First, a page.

The Benin Project by Uriel Orlow

Orlow’s work encompasses memory, archive and trauma. The Benin Project was a video installation that critiqued British colonisation by exploring the context of the Benin bronzes that are held in the British Museum. The Visitor is a video showing Orlow’s visit to Benin, and his meeting with the King of Benin, to discover the effect of the absence of these artefacts on the citizens of their country of origin. The film uses stills rather than moving image and the narrator is a female with a Nigerian dialect. I felt tired whilst watching this film, partly because of the aggressive tone of the accent of the narrator and partly, I think, because of the strong emotions I’d been feeling earlier in the day. I found this film harder to engage with than the previous two, perhaps because of the less emotional, for me, content.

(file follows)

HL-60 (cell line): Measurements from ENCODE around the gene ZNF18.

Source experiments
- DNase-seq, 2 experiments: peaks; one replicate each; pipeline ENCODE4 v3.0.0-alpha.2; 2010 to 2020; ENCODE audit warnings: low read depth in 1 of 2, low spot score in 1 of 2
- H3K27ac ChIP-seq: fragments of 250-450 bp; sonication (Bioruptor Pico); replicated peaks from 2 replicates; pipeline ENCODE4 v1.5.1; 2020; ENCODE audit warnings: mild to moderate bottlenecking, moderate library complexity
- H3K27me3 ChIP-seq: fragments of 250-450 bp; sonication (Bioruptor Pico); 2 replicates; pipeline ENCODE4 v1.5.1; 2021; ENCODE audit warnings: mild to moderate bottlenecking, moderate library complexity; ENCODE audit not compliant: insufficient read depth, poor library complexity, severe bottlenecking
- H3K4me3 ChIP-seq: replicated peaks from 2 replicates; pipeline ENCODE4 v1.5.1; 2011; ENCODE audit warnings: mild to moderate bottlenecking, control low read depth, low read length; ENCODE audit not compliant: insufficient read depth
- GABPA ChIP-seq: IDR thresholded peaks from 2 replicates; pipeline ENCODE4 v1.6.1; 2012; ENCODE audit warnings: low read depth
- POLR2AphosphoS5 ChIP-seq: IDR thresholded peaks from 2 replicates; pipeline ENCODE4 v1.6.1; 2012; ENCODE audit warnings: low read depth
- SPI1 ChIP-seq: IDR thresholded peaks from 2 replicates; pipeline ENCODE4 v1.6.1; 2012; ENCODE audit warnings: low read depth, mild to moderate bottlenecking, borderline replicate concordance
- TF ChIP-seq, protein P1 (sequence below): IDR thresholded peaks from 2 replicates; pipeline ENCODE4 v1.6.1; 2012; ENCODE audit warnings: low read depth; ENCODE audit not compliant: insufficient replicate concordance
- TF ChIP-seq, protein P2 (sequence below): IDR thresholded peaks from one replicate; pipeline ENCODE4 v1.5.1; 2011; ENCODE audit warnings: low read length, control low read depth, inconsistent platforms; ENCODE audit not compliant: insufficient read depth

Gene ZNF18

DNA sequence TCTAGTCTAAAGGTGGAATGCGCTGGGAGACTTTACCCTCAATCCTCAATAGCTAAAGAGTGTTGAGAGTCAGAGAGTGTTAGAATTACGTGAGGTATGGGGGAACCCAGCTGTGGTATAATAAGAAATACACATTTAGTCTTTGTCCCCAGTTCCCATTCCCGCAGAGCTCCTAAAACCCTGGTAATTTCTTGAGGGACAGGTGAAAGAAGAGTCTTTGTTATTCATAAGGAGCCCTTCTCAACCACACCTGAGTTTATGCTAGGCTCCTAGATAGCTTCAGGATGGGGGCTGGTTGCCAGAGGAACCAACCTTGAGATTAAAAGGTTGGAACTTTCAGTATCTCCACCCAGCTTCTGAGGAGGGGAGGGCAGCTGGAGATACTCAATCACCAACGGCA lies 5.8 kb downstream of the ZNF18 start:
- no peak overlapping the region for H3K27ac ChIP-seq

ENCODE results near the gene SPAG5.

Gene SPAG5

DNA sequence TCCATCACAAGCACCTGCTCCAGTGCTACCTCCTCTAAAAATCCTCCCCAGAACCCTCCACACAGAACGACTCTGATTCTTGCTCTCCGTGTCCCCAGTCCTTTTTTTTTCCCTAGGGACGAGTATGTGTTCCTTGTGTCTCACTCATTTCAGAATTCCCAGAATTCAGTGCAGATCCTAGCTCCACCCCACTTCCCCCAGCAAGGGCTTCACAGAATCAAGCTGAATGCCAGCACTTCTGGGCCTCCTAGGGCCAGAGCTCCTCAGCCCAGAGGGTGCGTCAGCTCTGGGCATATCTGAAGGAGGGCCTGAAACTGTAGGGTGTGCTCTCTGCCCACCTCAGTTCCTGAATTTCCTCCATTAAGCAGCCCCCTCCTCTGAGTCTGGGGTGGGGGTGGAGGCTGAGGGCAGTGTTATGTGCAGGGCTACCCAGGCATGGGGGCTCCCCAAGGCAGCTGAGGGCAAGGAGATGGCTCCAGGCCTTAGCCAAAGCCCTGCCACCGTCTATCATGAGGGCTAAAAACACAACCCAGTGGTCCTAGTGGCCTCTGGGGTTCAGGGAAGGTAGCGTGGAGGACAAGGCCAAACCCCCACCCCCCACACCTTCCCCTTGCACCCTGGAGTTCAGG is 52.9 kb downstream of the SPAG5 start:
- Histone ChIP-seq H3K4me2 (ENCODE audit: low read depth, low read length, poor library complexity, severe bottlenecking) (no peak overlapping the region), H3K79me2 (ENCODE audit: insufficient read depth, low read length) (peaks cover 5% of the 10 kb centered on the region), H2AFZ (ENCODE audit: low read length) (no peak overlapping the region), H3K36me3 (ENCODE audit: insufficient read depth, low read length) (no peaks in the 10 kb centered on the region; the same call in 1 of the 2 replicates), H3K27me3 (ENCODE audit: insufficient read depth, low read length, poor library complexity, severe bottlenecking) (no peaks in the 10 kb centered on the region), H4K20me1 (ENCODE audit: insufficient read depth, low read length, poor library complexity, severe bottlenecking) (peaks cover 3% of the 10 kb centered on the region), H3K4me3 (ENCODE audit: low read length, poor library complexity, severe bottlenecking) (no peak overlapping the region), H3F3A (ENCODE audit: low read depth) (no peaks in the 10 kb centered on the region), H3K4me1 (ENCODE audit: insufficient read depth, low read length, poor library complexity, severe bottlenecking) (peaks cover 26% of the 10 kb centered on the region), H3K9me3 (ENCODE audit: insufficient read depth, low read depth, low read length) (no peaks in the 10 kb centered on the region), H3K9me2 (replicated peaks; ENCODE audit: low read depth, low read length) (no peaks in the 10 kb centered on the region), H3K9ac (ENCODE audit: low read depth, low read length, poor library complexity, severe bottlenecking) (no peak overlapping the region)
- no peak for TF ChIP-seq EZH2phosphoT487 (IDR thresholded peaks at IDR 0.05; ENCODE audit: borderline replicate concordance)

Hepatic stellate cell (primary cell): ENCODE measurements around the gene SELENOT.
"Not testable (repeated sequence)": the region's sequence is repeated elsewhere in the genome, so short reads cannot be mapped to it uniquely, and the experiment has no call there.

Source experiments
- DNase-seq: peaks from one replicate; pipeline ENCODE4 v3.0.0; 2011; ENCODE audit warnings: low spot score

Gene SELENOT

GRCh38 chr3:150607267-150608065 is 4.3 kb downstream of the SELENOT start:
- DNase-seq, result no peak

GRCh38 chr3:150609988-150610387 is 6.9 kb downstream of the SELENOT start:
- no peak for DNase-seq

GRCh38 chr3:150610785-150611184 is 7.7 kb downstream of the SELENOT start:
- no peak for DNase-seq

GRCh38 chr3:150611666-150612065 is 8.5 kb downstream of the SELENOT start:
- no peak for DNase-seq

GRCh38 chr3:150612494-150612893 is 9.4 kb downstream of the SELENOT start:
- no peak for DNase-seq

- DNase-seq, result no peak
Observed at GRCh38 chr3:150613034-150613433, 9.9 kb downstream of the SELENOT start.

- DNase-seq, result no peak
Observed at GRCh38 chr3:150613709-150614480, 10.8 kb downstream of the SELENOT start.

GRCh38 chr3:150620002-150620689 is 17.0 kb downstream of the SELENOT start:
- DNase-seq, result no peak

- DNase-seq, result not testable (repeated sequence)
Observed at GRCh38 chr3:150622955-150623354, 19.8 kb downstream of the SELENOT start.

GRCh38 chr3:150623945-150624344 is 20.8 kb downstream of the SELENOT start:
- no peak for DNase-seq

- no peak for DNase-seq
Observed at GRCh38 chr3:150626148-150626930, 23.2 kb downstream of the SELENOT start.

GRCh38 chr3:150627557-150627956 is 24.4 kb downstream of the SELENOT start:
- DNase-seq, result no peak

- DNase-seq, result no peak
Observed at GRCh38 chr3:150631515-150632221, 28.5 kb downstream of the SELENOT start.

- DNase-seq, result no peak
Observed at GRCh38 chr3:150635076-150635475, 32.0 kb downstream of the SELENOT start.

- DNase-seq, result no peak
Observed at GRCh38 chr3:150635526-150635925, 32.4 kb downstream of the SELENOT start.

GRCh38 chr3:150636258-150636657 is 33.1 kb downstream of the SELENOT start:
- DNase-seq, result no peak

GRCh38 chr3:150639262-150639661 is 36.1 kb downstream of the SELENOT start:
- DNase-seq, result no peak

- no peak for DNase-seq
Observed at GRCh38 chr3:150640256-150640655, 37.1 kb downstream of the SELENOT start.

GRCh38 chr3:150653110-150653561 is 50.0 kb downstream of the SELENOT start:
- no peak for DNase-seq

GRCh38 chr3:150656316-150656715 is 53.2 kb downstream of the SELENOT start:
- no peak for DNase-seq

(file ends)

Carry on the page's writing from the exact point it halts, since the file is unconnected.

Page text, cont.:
Photos taken at Kensington Gardens


Rock on Top of Another Rock (2010/13) by Swiss artistsFischli/Weiss Serpentine Gallery


Rock on Top of Another Rock (2010/13) by Swiss artistsFischli/Weiss - close up, Serpentine Gallery


Gnarly tree in Kensington Gardens


Patterned fence at Albert Memorial


Albert Memorial silhouette


Seagulls on the Serpentine


Peter Pan statue


Peter Pan statue


Detail of Peter Pan statue


Detail of Peter Pan statue


Detail of Peter Pan statue